Lizzie and Mohammed Lamin have a conversation about the recent jihad attack in Strasbourg.

“Indeed, Allah has purchased from the believers their lives and their properties [in exchange] for that they will have Paradise. They fight in the cause of Allah, so they kill and are killed.” (Sura 9:111, Sahih International)

Say, [O Muhammad], “If your fathers, your sons, your brothers, your wives, your relatives, wealth which you have obtained, commerce wherein you fear decline, and dwellings with which you are pleased are more beloved to you than Allah and His Messenger and jihad in His cause, then wait until Allah executes His command. And Allah does not guide the defiantly disobedient people.” (Sura 9:24, Sahih International)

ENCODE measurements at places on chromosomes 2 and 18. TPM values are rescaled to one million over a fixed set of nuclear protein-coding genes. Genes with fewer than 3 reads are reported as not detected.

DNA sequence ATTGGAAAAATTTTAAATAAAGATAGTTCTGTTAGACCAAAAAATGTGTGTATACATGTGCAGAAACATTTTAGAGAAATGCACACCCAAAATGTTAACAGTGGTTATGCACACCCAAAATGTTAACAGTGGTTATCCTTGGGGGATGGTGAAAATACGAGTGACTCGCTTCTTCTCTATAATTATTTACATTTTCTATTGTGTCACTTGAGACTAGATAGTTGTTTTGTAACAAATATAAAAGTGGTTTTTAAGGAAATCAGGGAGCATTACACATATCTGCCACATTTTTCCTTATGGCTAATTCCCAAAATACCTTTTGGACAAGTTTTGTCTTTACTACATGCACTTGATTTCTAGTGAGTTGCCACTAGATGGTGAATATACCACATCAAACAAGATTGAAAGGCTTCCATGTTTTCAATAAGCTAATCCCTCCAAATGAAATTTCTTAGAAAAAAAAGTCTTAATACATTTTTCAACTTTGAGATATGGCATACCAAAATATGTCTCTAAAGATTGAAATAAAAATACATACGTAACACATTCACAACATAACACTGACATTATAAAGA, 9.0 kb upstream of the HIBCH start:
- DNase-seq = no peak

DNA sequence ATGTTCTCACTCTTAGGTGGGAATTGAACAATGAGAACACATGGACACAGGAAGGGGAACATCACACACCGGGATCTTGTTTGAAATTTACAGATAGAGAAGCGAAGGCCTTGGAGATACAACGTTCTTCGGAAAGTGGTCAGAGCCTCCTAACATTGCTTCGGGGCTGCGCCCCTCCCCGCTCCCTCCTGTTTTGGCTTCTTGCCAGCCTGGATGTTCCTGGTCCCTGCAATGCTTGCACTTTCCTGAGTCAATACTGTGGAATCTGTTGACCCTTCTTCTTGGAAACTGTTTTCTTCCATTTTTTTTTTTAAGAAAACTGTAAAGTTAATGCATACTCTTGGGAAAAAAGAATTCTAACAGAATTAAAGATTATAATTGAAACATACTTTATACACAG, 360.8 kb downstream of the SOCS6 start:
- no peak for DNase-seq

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Allah prays to someone for Muhammad – God knows who!

Allah prays to someone for Muhammad – God knows who!

More discussion on who Allah is praying to in Sura 33:56 and 33:43.

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Dawah team confirms Allah prays upon Muhammad (and believers)

Dawah team confirms Allah prays upon Muhammad (and believers.)

Hatun is still trying to find out who Allah prays to, but at least this honest Muslim admits that Allah does pray!